tue 26/05/2020

CD: Two Fingers - Stunt Rhythms | reviews, news & interviews

CD: Two Fingers - Stunt Rhythms

CD: Two Fingers - Stunt Rhythms

Ninja Tune perennial returns in a thrillingly noisy new guise

Two explosive and geometrically rectangular fingers to peace and quiet

Right, never mind the rest - this is it! Very occasionally electronic dance music takes a bunch of steroids and pulps all opposition. With Stunt Rhythms Amon Tobin, a longterm Ninja Tune artist from Brazil who’s dabbled in everything from filmic sampledelica to jazzy drum & bass, crashes out of the traps wielding a sonic lump hammer he hefts with suppleness and a ballistic funk.

Right, never mind the rest - this is it! Very occasionally electronic dance music takes a bunch of steroids and pulps all opposition. With Stunt Rhythms Amon Tobin, a longterm Ninja Tune artist from Brazil who’s dabbled in everything from filmic sampledelica to jazzy drum & bass, crashes out of the traps wielding a sonic lump hammer he hefts with suppleness and a ballistic funk.

One of the highlights of Ninja Tune’s 20th-anniversary boxset, XX, a couple of years back was Two Fingers’ “Fools Rhythm”, here present in even sturdier form. It was and is a dubstep-marinated breakbeat hoover behemoth of epic proportions, comparable with the mightiest in the genre - Frank de Wulf’s mix of “Dominator” and the like - but broiled in gnarly 21st-century inventiveness. It’s a great, great track and the album matches it, which is saying something.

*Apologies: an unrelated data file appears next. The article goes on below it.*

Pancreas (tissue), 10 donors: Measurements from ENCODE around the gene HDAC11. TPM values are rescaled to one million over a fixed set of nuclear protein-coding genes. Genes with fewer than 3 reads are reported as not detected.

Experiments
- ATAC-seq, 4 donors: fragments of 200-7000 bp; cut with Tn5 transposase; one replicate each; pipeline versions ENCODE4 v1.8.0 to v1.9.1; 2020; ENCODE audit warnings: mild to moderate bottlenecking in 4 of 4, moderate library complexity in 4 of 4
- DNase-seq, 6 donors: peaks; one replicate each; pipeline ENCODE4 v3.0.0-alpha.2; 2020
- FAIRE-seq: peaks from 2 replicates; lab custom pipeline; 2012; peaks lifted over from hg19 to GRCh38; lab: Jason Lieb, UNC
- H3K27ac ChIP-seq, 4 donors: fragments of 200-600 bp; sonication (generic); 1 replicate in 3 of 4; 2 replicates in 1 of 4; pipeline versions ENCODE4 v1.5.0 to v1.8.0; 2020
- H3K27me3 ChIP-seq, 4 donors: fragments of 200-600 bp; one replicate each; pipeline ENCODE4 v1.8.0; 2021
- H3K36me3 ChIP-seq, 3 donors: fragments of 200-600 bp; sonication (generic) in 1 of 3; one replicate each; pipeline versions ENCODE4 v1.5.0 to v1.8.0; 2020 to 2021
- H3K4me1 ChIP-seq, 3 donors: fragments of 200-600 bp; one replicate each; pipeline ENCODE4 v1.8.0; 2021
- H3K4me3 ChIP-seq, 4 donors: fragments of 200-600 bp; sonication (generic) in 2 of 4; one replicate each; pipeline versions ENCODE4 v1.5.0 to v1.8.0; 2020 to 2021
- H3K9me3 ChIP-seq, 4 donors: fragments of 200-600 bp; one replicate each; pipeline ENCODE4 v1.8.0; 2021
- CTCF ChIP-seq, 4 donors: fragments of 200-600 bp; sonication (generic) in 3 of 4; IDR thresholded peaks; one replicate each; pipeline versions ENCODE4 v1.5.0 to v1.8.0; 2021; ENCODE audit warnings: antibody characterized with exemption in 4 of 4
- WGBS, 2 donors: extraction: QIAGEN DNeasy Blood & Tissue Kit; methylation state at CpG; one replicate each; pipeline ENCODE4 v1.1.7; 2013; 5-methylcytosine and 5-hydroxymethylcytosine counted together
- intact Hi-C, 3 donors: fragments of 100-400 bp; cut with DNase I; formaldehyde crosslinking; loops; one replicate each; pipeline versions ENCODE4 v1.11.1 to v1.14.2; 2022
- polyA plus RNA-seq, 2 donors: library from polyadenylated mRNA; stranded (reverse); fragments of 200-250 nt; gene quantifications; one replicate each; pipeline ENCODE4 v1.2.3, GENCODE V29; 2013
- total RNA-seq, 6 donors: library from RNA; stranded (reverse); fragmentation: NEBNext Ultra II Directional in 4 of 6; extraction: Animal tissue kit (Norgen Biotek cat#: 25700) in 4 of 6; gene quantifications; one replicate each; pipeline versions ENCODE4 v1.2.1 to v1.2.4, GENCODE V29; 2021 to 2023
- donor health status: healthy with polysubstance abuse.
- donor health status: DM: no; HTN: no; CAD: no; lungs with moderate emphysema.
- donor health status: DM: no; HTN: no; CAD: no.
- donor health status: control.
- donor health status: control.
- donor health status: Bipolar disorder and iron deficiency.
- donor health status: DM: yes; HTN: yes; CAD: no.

Completely instrumental, Stunt Rhythms turns its nose up at delicacy, subtlety and lengthy “journeys”, instead boasting 13 numbers of between two-and-a-half and four minutes, all as boldly, gleefully dynamic as a break-less freight train. It’s emphatically invigorating music that whomps straight in the gut, carrying impressive weight yet elastic, avoiding the heavy metal bro’step that young American males are currently hot under the collar for. Sure, the likes of “Sweden”, “Deep Jinx” and "Stripe Rhythm” – the latter featuring a beatific classical string interlude worthy of William Orbit - are cartoonishly heavy, all humdinging monster basslines and industrial threat, but there are also plenty of twitchy cybernetic grooves, insectoid broken beat funk such as “Magoo” and “Lock86”. Whichever way you cut it, these are the tracks The Prodigy must match and better on their next album. This is the cutting edge of noisy bastard breakbeat rave-funk. Two Fingers has mustered as grin-inducing, sound system-busting and plain exciting a set of sounds as this year has yet heard. Bravo!

Listen to 'Fools Rhythm'

These are the tracks The Prodigy must match and better on their next album

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Average: 5 (1 vote)

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